Red Velvet tickets at the Garrick Theatre, London

Garrick Theatre, London

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Kenneth Branagh transfers the acclaimed Tricycle Theatre production of Red Velvet starring Adrian Lester to the Garrick Theatre.

This multi-award winning play, which originally premiered at the Tricycle Theatre, before transferring to St Ann’s Warehouse in New York, will be the third production in the Plays at the Garrick Season and will be directed by Indhu Rubasingha. Olivier-Award winner Adrian Lester will reprise his role as Ira Aldridge.

Playwright Lolita Chakrabarti’s Red Velvet is an entertaining and illuminating play of imagined experiences based on the true story of Ira Aldridge – an American actor who was asked to take over the role of Othello in a Theatre Royal stage production, a remarkable thing, for he lived in the 19th century and happened to be a black man.

Red Velvet will play a limited run from 23 January 2016 until 27 February 2016 at the Garrick Theatre.

STORY

Theatre Royal, Covent Garden, 1833. Edmund Kean, the greatest actor of his generation, has collapsed on stage whilst playing Othello. A young black American actor has been asked to take over the role. But as the public riot in the streets over the abolition of slavery, how will the cast, critics and audience react to the revolution taking place in the theatre?

CAST

Olivier-award winner Adrian Lester will lead the cast.

The full cast includes: Ayesha Antoine (Connie), Simon Chandler (Bernard Warde/Terence), Alexander Cobb (Henry Forrester/Casimir), Mark Edel-Hunt (Charles Kean), Emun Elliott (Pierre Laporte), Charlotte Lucas (Ellen Tree), Caroline Martin (Halina Wozniak/Margaret Aldridge) and Amy Morgan (Betty Lovell).

CREATIVE TEAM

Lolita Chakrabarti’s play will be directed by Indhu Rubasingham.

REVIEWS

★★★★ ‘Informative, entertaining, thought-provoking and beautifully played. Highly recommended’ The Telegraph
★★★★ ‘Lester’s magnificent acting makes you nostalgic for a vanished gestural style’ The Guardian
★★★★ ‘A performance of eloquent intensity — noble and detailed but with fire at its core.’ Evening Standard
★★★★ ‘A triumphant return for Adrian Lester as pioneering black actor Ira Aldridge.’ Time Out


Show Information

Performance dates
Booking to 27 February 2016

Venue Information

Garrick Theatre, 2 Charing Cross Road, London, WC2H 0HH
Nearest Tube or Train: Charing Cross (Northern line, Bakerloo line), Embankment (Northern line, Bakerloo line, District line, Circle line), Leicester Square (Northern line, Piccadilly line)
Nearest Buses: 3, 6, 9, 12, 13, 15, 24, 29, 30
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VIDEO: Adrian Lester as Hamlet: ‘To be or not to be’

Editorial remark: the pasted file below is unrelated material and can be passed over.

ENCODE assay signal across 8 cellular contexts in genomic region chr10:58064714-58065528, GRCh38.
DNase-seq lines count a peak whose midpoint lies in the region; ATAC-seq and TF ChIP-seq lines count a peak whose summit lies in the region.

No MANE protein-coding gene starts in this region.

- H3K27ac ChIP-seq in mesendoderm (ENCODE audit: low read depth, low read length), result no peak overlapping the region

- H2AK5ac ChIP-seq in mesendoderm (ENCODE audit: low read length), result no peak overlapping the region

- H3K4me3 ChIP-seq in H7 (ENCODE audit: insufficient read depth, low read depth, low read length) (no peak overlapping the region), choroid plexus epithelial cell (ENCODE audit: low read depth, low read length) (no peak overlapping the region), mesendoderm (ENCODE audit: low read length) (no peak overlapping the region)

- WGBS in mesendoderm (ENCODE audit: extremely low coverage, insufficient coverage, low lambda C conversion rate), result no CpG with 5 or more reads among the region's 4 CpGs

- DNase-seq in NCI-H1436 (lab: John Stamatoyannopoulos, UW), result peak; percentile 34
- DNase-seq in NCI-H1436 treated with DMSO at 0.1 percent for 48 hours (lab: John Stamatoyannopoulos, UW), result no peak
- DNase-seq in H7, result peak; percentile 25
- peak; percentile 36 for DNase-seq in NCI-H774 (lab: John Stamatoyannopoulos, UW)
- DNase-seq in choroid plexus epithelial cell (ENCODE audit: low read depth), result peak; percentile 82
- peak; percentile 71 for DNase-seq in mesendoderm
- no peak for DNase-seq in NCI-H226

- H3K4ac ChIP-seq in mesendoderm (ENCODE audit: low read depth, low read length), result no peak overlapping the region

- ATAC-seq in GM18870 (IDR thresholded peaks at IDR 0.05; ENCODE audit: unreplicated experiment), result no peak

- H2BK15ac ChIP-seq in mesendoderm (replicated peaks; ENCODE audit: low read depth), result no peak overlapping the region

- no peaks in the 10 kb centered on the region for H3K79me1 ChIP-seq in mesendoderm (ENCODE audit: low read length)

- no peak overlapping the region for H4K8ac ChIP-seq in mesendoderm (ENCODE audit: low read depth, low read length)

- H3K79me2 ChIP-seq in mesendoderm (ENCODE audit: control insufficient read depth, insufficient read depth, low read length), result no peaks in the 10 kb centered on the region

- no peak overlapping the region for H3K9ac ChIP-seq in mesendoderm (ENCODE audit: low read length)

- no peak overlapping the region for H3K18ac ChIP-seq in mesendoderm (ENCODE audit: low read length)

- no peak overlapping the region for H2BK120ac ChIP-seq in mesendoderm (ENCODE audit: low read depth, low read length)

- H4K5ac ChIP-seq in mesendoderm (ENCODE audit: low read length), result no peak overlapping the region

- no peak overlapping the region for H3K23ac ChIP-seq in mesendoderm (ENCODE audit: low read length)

Adrian Lester marks the 400th anniversary of Shakespeare's death  - speaking Hamlet’s soliloquy ‘To be or not to be’  To mark the 400th anniversary of Shakespeare’s death, The Guardian has asked leading actors to perform key speeches from his plays. Here, Adrian Lester speaks Hamlet’s soliloquy from act III, scene 1, in which the prince reflects on mortality and considers taking his own life. Read the full text for this speech To be, or not to be- that is the question: Whether 'tis nobler in the mind to suffer The slings and arrows of outrageous fortune Or to take arms against a sea of troubles, And by opposing end them. To die- to sleep- No more; and by a sleep to say we end The heartache, and the thousand natural shocks That flesh is heir to. 'Tis a consummation Devoutly to be wish'd. To die- to sleep. To sleep- perchance to dream: ay, there's the rub! For in that sleep of death what dreams may come When we have shuffled off this mortal coil, Must give us pause. There's the respect That makes calamity of so long life. For who would bear the whips and scorns of time, Th' oppressor's wrong, the proud man's contumely, The pangs of despis'd love, the law's delay, The insolence of office, and the spurns That patient merit of th' unworthy takes, When he himself might his quietus make With a bare bodkin? Who would these fardels bear, To grunt and sweat under a weary life, But that the dread of something after death- The undiscover'd country, from whose bourn No traveller returns- puzzles the will, And makes us rather bear those ills we have Than fly to others that we know not of? Thus conscience does make cowards of us all, And thus the native hue of resolution Is sicklied o'er with the pale cast of thought, And enterprises of great pith and moment With this regard their currents turn awry And lose the name of action.- Soft you now! The fair Ophelia!- Nymph, in thy orisons Be all my sins rememb'red. BOOKING Book tickets to Red Velvet starring Adrian Lester Book tickets to Hamlet at the Royal Shakespeare Company

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